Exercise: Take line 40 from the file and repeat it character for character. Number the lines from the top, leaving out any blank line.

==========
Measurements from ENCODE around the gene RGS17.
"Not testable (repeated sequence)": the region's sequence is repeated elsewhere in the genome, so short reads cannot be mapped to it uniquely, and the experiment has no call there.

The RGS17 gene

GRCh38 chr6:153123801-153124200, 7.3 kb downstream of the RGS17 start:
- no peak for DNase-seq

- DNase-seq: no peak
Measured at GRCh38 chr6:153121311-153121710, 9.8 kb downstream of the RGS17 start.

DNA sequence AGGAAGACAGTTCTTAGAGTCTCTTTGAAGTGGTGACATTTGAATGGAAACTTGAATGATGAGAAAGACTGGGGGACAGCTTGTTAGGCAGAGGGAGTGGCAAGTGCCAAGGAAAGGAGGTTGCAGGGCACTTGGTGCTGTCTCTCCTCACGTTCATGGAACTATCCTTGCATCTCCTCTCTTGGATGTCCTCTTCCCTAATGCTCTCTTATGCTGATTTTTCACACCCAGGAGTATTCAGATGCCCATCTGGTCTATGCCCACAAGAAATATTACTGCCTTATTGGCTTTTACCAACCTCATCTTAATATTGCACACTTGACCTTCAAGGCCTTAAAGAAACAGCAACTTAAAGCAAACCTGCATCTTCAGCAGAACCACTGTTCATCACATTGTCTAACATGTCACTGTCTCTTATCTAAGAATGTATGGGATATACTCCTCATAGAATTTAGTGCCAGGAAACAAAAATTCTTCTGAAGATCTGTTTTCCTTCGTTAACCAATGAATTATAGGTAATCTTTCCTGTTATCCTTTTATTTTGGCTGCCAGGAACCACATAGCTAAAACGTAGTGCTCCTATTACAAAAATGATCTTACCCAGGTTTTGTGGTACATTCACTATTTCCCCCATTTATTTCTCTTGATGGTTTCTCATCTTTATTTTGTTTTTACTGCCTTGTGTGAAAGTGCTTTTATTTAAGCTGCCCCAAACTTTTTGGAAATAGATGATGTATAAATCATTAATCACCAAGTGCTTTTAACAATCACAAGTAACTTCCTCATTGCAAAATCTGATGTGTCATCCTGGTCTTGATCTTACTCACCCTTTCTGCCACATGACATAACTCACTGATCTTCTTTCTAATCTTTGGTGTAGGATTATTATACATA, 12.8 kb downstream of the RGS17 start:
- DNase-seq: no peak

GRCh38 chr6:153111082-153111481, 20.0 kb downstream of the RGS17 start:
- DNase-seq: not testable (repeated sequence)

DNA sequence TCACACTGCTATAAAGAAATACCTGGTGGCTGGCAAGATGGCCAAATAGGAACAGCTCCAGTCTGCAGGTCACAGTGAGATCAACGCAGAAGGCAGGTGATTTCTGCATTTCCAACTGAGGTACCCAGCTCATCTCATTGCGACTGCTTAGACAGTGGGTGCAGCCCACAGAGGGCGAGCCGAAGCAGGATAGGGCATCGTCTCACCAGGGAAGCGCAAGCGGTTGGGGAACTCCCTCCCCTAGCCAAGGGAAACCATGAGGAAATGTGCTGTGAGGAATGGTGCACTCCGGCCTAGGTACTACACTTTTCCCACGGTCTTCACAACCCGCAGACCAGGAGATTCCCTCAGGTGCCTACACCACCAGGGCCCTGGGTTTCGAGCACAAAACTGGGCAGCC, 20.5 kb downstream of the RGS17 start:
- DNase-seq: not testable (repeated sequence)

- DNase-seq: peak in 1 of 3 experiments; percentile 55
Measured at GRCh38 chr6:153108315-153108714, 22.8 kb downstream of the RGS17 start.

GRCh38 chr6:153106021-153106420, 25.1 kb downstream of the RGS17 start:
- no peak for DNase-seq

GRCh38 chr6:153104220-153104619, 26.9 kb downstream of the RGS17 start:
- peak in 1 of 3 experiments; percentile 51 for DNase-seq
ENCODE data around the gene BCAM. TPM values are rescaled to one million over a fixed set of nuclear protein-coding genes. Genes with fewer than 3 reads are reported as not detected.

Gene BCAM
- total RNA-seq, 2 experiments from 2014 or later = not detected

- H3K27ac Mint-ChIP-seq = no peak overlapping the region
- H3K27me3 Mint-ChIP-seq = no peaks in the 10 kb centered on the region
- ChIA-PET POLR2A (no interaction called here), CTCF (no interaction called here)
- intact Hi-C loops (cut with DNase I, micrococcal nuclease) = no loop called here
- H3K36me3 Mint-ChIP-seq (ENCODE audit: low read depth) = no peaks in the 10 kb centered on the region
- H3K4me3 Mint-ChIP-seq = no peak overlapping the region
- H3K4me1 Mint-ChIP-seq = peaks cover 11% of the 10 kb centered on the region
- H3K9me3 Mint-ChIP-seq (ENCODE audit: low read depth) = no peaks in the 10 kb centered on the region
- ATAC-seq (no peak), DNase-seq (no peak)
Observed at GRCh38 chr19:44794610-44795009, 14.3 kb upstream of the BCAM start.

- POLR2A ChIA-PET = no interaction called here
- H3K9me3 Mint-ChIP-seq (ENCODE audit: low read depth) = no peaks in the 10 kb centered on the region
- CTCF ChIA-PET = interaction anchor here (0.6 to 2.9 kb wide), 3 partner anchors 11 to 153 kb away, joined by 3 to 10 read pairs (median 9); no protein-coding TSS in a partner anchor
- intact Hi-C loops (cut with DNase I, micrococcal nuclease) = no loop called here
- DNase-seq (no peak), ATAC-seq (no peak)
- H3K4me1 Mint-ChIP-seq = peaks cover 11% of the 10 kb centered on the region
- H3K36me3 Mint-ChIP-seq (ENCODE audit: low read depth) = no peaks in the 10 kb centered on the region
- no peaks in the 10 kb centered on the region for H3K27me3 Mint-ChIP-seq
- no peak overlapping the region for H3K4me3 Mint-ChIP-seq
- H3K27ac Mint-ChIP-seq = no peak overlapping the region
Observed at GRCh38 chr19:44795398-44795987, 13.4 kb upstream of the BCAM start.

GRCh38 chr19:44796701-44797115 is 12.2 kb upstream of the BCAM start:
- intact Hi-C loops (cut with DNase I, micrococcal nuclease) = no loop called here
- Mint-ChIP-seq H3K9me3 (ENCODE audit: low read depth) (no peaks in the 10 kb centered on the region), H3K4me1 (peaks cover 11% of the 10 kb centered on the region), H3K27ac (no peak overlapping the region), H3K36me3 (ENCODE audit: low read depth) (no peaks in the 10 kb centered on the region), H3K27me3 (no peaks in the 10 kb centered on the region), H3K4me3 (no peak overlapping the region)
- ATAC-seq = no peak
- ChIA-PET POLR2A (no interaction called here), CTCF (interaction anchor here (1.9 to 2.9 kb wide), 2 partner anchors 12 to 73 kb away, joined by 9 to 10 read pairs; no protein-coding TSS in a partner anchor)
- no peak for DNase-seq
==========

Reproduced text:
- no peaks in the 10 kb centered on the region for H3K27me3 Mint-ChIP-seq